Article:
Marty's guy and the OP's tire guy are right, there's no need to balance the rear tires when the tires are that large for the reasons stated. My truck shop installed around 1,000 HDT tires each year, and I don't recall an owner/operator ever asking us to balance the rears or trailer tires. The only reason I can think of for doing it on an RV is if you think the tires may get moved to different positions at some point. I recently bought 7 new tires for my coach, and I did have them throw beads in the spare since there's no way to know where that one will end up. No beads in the rears though. If it makes you feel better, by all means have the rears balanced, but just know it's not necessary. BTW, I much prefer bead balancing to spin balancing. I have lost weights off a wheel, but the beads have never fallen out... :)
Dutch
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Lou Schneider

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Re: Tire Balancing - Rear Duals
« Reply #7 on: January 13, 2021, 10:06:50 AM »
Equally important to balancing is checking the tire runout, or out of round.   Nothing is perfectly round - both tires and rims have out of round manufacturing tolerances.

Tires should be mounted so the high spot on the rim does not line up with the high spot on the tire.  If they should line up, you can get something that feels like an out of balance tire except it happens at low speeds as well as high speed.   I had this happen to me when I bought a set of 4 tires for my F-250 pickup in Lake Havasu City a few years ago.  I took the truck back the next day and although the balance was correct, while the tires were spinning on the balance machine the tech found one tire where the rim and tire were out of round.  Rotating the tire on the rim solved the problem and reduced the weight needed to balance the tire.
« Last Edit: January 13, 2021, 10:11:22 AM by Lou Schneider »

Larry N.

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Re: Tire Balancing - Rear Duals
« Reply #8 on: January 13, 2021, 10:34:22 AM »
Quote
I was a mechanic for most of my life.  Get a new tire guy.
Or maybe take the option he offered, if you feel the need for balancing the rears.
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Rene T

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Re: Tire Balancing - Rear Duals
« Reply #9 on: January 13, 2021, 10:42:41 AM »
I have no idea but do you guys with Class As rotate your tires?
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NY_Dutch

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Re: Tire Balancing - Rear Duals
« Reply #10 on: January 13, 2021, 10:51:37 AM »
I have no idea but do you guys with Class As rotate your tires?
Not usually... The tires typically age out before they wear out, so equalizing wear isn't necessary. And depending on the tire models used, there may be tread differences between steer tires and drive tires that make switching them inadvisable.
Dutch
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Gary RV_Wizard

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Re: Tire Balancing - Rear Duals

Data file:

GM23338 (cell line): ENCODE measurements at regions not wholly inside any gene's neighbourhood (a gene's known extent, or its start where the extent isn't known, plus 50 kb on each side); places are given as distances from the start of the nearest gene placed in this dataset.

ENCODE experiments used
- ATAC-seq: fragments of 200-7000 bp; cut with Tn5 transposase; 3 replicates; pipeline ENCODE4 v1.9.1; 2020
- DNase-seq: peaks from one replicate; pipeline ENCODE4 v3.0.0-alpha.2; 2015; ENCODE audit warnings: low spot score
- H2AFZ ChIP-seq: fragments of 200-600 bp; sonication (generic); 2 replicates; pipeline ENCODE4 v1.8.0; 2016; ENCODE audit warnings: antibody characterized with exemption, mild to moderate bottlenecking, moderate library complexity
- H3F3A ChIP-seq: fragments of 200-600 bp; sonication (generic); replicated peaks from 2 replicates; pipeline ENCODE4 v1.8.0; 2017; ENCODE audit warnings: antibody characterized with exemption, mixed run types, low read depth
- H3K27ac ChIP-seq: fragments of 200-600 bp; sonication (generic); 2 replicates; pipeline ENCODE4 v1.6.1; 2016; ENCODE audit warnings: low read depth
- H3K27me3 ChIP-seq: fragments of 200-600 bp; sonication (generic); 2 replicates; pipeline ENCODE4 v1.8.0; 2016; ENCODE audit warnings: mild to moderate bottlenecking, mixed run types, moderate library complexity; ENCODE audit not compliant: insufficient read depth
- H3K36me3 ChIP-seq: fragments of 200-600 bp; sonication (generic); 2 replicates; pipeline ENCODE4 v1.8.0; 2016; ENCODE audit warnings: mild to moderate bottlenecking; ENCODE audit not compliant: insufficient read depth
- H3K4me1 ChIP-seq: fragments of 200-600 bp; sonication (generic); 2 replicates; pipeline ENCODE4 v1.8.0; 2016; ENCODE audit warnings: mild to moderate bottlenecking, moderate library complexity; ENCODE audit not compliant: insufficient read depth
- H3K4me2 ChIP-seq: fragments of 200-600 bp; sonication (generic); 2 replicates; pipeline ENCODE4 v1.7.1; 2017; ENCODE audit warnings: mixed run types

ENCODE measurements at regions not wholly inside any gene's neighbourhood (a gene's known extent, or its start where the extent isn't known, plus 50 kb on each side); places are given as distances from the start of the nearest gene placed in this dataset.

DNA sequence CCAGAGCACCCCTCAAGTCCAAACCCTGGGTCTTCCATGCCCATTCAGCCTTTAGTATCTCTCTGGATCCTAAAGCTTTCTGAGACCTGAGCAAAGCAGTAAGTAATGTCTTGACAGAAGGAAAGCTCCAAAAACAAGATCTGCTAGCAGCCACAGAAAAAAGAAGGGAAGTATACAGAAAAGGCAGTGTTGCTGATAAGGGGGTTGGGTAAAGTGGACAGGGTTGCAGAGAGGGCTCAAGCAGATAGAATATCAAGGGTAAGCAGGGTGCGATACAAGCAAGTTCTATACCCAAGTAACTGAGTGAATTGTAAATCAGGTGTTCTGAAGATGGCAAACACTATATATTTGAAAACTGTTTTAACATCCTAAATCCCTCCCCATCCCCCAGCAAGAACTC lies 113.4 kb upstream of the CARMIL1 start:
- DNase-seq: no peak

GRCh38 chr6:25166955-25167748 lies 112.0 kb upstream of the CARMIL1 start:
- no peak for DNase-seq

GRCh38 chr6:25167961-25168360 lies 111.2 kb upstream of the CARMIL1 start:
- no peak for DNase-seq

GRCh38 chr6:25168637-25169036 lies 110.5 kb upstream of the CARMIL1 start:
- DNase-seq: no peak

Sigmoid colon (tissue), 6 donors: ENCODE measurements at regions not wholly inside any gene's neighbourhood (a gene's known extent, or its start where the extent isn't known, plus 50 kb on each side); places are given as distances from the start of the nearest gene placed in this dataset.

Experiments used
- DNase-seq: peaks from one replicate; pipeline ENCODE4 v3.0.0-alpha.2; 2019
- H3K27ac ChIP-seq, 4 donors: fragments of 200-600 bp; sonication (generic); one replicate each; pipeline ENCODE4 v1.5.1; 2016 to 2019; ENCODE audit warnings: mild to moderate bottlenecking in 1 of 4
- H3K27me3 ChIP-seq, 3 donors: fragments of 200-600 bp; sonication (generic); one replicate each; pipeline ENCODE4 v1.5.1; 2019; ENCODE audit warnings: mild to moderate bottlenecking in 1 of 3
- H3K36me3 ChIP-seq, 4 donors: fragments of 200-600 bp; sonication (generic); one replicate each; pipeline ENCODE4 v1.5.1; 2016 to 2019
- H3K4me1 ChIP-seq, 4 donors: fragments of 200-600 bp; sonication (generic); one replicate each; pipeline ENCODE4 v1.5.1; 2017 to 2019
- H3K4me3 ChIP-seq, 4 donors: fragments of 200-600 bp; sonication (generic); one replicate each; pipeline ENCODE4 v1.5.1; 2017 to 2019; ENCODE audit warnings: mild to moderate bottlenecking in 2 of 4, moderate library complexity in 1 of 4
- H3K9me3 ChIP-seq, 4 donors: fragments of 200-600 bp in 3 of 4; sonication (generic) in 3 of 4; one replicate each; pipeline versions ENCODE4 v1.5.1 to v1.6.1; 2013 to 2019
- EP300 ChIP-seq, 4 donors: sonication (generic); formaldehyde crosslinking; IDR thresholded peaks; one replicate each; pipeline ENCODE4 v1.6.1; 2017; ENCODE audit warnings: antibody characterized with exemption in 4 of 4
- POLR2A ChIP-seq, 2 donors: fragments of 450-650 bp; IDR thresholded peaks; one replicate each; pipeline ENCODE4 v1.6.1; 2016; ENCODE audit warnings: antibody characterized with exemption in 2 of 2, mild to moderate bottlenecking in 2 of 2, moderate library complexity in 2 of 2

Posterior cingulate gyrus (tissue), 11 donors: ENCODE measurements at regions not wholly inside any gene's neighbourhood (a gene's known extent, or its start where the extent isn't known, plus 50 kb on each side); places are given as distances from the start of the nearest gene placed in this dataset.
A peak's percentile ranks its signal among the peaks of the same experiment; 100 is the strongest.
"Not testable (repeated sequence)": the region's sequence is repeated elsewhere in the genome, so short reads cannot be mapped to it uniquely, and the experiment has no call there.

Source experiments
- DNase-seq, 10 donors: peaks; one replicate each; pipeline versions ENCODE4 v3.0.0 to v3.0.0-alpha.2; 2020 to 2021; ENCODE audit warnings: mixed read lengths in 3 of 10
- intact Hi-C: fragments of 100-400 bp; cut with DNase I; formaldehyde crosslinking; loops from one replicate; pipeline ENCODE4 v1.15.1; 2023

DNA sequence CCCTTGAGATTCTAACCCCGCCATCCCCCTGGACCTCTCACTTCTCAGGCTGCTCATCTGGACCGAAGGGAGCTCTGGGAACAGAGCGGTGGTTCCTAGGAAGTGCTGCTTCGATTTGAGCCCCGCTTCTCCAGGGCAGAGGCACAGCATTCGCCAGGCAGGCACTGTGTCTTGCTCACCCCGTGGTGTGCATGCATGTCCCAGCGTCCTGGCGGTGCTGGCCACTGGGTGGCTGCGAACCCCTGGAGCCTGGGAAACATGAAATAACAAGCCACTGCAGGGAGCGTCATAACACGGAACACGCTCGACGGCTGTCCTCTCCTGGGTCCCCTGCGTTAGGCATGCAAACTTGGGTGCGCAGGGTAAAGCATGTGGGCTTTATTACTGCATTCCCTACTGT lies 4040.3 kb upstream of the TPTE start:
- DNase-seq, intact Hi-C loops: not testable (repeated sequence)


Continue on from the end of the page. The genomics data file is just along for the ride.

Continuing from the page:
« Reply #11 on: January 13, 2021, 01:44:40 PM »
Quote
do you guys with Class As rotate your tires?
Not as preventive maintenance - only if there has been some problem that caused uneven wear.  There has been no discernible difference in wear across all the tires in either of my last two coaches (14 years & 100k miles). For that matter, not in any of my cars in the last 10 or so years.  Last vehicle that actually needed routine tire rotation was a 1998 Dodge Dakota.
Gary
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Robert K

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Re: Tire Balancing - Rear Duals
« Reply #12 on: January 13, 2021, 05:11:24 PM »
I just run centramatics front and rear.I did the fronts and waited a year before adding rears. I believe it was a bit smoother ride after the rears were done.
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Doc Roads

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Re: Tire Balancing - Rear Duals
« Reply #13 on: January 13, 2021, 06:50:25 PM »
Thanks so much for the info and logic ... Im better informed now and ready to take another look at this.   :))
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TheBar

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Re: Tire Balancing - Rear Duals
« Reply #14 on: January 14, 2021, 11:33:06 AM »
You balance rear tires on a car or single axle truck because the tires usually get rotated. Or because many cars have independent rear suspension. It is a matter of physics. A straight axle on the back holds the wheel stationary and does not allow a wheel to "bounce" like a front wheel with independent suspension.  If you get a vibration on the back you have a defective tire that is out of round and should be replaced since it will wear unevenly whether it is balanced or not.

I was a mechanic for 6 years while going to college. The guy I worked for said rear balancing was an extra charge just to make more money. By the time the rears got rotated to the front was best time to balance them due to flat spots due from emergency stops. He told people to bring them back if they felt any "shimmy" as he called it, and he would balance the rears for free. Never had any come back and 90% of his business were repeat customers.